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Keywords:

  • cancer;
  • nurses;
  • nursing;
  • reliability;
  • scale development;
  • validity

Aim.  To develop the Cancer Knowledge Scale for Elders and test its validity and reliability.

Background.  The number of elders suffering from cancer is increasing. To facilitate cancer prevention behaviours among elders, they shall be educated about cancer-related knowledge. Prior to designing a programme that would respond to the special needs of elders, understanding the cancer-related knowledge within this population was necessary. However, extensive review of the literature revealed a lack of appropriate instruments for measuring cancer-related knowledge. A valid and reliable cancer knowledge scale for elders is necessary.

Design.  A non-experimental methodological design was used to test the psychometric properties of the Cancer Knowledge Scale for Elders.

Methods.  Item analysis was first performed to screen out items that had low corrected item-total correlation coefficients. Construct validity was examined with a principle component method of exploratory factor analysis. Cancer-related health behaviour was used as the criterion variable to evaluate criterion-related validity. Internal consistency reliability was assessed by the KR-20. Stability was determined by two-week test–retest reliability.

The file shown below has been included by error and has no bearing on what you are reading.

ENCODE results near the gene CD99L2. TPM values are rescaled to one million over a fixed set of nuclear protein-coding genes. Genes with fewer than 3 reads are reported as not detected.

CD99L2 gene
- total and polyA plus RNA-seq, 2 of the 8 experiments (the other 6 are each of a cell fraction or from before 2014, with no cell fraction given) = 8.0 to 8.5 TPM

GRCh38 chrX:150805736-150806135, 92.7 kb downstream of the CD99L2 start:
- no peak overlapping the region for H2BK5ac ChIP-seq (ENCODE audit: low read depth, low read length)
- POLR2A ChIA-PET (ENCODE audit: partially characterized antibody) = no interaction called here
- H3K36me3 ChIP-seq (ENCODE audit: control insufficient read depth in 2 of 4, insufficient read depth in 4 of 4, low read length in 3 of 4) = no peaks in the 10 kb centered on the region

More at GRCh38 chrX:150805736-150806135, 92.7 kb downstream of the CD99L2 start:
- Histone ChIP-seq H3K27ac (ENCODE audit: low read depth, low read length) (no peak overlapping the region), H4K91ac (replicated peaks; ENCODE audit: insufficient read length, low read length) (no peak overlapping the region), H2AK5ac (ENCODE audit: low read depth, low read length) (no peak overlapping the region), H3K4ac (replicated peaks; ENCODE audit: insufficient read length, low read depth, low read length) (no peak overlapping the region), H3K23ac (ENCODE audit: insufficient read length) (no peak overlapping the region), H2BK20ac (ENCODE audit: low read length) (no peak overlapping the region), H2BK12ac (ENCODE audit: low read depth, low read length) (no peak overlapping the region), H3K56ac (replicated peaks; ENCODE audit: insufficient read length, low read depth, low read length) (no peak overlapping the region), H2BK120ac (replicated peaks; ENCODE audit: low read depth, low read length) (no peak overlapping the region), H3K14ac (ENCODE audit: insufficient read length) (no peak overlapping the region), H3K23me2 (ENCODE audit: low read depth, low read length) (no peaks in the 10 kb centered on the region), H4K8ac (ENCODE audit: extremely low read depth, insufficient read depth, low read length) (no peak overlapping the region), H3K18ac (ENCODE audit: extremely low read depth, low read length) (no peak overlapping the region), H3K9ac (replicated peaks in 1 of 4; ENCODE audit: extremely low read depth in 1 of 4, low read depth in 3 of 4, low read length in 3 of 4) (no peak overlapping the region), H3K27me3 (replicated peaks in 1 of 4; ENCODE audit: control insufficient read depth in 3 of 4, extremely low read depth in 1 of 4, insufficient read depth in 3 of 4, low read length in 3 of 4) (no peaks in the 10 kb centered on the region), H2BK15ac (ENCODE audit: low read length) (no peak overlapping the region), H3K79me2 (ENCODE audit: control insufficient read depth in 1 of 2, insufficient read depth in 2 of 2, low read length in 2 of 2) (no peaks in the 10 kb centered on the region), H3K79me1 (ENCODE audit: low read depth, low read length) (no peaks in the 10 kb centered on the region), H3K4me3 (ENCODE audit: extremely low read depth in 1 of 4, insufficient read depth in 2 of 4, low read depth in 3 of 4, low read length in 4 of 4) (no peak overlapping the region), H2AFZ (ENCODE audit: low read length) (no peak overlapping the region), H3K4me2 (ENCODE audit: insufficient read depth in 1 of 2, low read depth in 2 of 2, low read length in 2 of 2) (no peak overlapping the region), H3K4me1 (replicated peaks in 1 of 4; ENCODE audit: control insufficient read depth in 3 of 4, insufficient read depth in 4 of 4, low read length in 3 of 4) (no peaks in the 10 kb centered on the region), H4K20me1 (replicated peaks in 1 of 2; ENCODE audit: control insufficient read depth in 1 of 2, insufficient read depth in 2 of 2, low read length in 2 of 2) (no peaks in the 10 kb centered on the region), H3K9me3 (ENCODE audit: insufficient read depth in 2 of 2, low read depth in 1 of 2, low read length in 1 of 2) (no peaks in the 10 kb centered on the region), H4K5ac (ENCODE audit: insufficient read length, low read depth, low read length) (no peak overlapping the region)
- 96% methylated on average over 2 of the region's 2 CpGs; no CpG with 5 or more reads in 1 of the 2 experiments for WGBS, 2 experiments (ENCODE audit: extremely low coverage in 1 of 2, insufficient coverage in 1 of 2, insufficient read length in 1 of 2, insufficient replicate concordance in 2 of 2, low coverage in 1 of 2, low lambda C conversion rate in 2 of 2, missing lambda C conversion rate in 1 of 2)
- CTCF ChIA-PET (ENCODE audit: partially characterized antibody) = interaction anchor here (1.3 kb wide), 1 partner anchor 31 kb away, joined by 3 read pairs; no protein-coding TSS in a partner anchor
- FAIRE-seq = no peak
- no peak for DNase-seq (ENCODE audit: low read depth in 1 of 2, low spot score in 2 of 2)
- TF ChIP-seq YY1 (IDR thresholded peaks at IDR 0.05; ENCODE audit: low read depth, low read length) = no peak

Results.  The factor analysis yielded a four-factor solution accounting for 49·5% of the variance. For criterion-related validity, cancer knowledge was positively correlated with cancer-related health behaviour (r = 0·78, p < 0·001). The KR-20 coefficients of each factor were 0·85, 0·76, 0·79 and 0·67 and 0·87 for the total scale. Test–retest reliability over a two-week period was 0·83 (p < 0·001).

Conclusion.  This study provides evidence for content validity, construct validity, criterion-related validity, internal consistency and stability of the Cancer Knowledge Scale for Elders. The results show that this scale is an easy-to-use instrument for elders and has adequate validity and reliability.

Relevance to clinical practice.  The scale can be used as an assessment instrument when implementing cancer education programmes for elders. It can also be used to evaluate the effects of education programmes.